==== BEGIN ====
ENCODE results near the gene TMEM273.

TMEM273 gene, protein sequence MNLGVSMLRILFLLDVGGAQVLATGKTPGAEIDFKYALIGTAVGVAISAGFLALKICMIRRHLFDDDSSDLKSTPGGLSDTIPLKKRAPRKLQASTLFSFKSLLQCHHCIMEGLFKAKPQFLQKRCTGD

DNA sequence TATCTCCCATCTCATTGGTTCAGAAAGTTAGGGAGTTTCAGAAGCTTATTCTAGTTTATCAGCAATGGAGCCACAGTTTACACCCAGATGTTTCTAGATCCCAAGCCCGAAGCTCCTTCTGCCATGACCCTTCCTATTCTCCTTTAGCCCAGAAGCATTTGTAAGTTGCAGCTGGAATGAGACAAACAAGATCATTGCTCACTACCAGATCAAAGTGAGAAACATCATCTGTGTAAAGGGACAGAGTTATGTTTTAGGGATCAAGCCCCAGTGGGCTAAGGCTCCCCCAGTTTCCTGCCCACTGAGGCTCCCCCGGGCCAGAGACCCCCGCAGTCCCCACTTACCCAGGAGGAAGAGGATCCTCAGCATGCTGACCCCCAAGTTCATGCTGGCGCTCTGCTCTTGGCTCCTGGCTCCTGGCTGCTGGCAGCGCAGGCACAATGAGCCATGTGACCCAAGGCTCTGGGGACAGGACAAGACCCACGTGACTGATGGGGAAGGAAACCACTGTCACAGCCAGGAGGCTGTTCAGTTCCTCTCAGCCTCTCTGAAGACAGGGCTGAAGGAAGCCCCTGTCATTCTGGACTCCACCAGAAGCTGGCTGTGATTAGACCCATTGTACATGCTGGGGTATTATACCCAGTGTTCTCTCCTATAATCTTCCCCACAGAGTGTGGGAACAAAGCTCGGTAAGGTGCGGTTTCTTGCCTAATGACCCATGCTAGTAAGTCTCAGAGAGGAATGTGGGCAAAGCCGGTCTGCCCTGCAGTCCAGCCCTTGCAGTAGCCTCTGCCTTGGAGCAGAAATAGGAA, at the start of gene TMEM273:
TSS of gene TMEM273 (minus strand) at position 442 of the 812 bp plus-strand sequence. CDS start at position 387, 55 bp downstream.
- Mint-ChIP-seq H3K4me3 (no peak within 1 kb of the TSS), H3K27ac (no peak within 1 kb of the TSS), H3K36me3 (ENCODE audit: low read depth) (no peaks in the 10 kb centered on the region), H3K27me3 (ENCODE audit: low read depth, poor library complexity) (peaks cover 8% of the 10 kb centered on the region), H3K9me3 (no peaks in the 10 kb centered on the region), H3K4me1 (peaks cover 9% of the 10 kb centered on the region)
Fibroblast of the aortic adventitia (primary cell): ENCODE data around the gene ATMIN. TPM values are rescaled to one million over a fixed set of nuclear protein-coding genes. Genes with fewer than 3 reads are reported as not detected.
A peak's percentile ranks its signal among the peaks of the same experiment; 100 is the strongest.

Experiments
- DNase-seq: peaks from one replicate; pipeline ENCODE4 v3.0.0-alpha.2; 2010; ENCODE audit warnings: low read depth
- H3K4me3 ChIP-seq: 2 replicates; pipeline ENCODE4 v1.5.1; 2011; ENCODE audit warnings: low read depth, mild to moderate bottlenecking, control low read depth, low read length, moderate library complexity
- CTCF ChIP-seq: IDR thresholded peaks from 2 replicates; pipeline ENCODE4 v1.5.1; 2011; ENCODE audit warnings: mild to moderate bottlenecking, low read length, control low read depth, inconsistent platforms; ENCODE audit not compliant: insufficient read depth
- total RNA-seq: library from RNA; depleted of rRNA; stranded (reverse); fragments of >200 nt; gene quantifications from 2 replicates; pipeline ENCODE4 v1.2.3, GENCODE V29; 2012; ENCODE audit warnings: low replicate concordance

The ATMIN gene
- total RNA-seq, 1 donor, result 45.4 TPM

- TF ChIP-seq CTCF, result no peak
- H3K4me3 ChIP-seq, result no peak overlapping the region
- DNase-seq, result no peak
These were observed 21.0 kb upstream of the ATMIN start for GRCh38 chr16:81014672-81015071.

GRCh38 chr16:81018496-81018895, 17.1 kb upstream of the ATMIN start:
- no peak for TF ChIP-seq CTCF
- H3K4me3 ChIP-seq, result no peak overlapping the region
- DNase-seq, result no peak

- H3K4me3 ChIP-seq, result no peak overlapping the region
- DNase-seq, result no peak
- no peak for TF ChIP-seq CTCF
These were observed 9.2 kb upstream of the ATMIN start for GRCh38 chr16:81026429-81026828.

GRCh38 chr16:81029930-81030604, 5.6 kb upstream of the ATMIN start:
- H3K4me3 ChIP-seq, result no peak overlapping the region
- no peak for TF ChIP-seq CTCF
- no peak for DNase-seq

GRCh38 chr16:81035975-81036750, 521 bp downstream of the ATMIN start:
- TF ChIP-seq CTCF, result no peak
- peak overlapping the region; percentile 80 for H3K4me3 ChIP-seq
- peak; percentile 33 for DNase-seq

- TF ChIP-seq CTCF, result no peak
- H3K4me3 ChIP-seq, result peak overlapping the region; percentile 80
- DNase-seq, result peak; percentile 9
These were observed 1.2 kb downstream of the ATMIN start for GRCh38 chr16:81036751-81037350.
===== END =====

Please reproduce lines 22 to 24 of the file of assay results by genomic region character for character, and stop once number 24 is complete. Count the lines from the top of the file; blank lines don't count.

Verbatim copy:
- DNase-seq, result no peak

- H3K4me3 ChIP-seq, result no peak overlapping the region
- DNase-seq, result no peak